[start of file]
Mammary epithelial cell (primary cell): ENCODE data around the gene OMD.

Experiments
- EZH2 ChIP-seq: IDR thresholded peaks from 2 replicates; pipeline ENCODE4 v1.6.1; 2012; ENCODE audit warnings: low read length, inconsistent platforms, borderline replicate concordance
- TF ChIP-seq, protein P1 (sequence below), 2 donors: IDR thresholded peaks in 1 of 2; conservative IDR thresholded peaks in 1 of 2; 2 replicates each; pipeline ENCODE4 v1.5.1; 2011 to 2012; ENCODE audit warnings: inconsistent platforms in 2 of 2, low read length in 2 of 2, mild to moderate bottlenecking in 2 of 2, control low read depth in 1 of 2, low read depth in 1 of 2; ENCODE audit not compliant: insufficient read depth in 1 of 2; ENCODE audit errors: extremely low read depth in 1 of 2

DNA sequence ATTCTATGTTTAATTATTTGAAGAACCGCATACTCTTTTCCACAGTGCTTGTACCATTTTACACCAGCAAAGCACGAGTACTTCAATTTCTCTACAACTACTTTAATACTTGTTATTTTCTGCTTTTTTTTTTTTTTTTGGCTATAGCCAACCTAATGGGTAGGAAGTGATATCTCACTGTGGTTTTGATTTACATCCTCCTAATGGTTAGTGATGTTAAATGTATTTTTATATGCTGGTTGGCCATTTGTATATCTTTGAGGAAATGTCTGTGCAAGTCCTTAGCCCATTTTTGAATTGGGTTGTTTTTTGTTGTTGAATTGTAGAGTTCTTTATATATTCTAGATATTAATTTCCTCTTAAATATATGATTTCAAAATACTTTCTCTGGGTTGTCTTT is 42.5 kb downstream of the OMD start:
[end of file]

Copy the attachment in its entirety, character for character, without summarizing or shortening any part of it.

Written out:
Mammary epithelial cell (primary cell): ENCODE data around the gene OMD.

Experiments
- EZH2 ChIP-seq: IDR thresholded peaks from 2 replicates; pipeline ENCODE4 v1.6.1; 2012; ENCODE audit warnings: low read length, inconsistent platforms, borderline replicate concordance
- TF ChIP-seq, protein P1 (sequence below), 2 donors: IDR thresholded peaks in 1 of 2; conservative IDR thresholded peaks in 1 of 2; 2 replicates each; pipeline ENCODE4 v1.5.1; 2011 to 2012; ENCODE audit warnings: inconsistent platforms in 2 of 2, low read length in 2 of 2, mild to moderate bottlenecking in 2 of 2, control low read depth in 1 of 2, low read depth in 1 of 2; ENCODE audit not compliant: insufficient read depth in 1 of 2; ENCODE audit errors: extremely low read depth in 1 of 2

DNA sequence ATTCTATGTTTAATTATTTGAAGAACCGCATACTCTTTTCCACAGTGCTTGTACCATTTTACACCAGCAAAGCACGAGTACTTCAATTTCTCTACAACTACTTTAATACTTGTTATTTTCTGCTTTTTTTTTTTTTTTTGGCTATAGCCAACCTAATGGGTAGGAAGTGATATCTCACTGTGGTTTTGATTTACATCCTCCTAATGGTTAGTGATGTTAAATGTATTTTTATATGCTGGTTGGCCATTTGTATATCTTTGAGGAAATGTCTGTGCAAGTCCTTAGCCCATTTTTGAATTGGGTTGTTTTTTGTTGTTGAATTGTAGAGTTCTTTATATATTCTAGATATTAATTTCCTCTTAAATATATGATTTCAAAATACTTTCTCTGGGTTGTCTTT is 42.5 kb downstream of the OMD start: